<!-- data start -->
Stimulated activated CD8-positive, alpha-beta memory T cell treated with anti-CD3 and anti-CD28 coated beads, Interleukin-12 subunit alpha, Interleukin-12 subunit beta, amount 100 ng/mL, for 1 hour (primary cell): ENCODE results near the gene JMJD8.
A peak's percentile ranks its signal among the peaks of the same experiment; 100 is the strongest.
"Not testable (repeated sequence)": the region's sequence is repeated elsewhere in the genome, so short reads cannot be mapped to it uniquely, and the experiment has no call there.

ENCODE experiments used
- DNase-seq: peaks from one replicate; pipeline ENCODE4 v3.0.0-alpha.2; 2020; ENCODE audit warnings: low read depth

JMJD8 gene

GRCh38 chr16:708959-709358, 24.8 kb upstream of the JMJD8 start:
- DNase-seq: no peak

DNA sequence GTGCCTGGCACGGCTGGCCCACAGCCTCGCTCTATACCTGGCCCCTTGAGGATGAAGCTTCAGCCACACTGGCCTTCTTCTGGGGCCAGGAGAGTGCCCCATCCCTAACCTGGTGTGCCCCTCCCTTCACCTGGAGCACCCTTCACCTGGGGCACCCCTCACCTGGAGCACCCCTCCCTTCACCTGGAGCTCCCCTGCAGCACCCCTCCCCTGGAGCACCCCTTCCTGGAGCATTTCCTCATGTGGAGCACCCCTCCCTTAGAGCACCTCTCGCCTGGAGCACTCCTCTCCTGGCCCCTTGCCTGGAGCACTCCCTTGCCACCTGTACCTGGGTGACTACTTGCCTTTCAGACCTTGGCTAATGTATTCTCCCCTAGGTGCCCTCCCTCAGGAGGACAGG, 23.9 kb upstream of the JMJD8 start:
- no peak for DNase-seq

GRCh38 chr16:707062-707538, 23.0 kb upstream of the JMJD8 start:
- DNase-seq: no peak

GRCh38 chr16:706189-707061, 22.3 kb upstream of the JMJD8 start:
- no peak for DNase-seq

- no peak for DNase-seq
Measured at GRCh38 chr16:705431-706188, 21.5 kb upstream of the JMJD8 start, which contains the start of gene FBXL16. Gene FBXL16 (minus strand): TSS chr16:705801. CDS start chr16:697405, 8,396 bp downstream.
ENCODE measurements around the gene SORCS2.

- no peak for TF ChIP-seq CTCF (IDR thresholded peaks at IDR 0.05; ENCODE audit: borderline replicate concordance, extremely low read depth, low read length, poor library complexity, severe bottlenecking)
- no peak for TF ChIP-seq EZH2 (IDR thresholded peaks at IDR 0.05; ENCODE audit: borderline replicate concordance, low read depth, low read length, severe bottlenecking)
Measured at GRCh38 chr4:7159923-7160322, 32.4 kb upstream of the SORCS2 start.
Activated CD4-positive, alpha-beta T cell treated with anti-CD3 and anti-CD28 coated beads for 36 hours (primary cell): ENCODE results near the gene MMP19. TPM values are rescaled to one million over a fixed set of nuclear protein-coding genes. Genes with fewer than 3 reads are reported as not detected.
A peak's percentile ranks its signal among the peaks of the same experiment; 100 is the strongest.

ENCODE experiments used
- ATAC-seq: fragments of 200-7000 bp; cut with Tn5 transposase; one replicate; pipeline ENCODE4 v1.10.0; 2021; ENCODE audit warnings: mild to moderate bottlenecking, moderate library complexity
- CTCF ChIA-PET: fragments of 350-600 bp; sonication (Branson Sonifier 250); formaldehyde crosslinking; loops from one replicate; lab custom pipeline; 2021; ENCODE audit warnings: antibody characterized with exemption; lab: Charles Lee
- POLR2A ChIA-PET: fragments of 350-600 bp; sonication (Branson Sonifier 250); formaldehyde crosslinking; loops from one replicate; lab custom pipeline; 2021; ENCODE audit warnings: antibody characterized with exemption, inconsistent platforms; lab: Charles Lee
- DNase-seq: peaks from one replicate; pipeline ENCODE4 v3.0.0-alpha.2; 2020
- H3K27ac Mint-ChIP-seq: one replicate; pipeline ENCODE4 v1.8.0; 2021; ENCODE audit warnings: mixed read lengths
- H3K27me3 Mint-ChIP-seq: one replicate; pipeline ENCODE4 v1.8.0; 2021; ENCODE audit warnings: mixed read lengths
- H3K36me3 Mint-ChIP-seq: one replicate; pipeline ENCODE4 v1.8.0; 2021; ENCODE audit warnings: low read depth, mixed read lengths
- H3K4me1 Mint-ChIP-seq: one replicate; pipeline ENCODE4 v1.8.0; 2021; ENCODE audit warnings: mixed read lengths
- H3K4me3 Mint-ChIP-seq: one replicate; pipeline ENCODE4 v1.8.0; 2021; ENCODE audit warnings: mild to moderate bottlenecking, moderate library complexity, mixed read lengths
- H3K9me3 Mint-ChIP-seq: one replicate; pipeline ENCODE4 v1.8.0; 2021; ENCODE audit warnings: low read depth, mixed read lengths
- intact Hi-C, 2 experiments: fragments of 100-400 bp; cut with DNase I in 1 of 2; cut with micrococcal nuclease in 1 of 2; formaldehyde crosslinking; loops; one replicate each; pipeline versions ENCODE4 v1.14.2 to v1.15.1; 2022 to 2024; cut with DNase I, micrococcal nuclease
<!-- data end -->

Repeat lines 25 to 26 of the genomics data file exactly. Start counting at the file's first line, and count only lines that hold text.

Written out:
- CTCF ChIA-PET: fragments of 350-600 bp; sonication (Branson Sonifier 250); formaldehyde crosslinking; loops from one replicate; lab custom pipeline; 2021; ENCODE audit warnings: antibody characterized with exemption; lab: Charles Lee
- POLR2A ChIA-PET: fragments of 350-600 bp; sonication (Branson Sonifier 250); formaldehyde crosslinking; loops from one replicate; lab custom pipeline; 2021; ENCODE audit warnings: antibody characterized with exemption, inconsistent platforms; lab: Charles Lee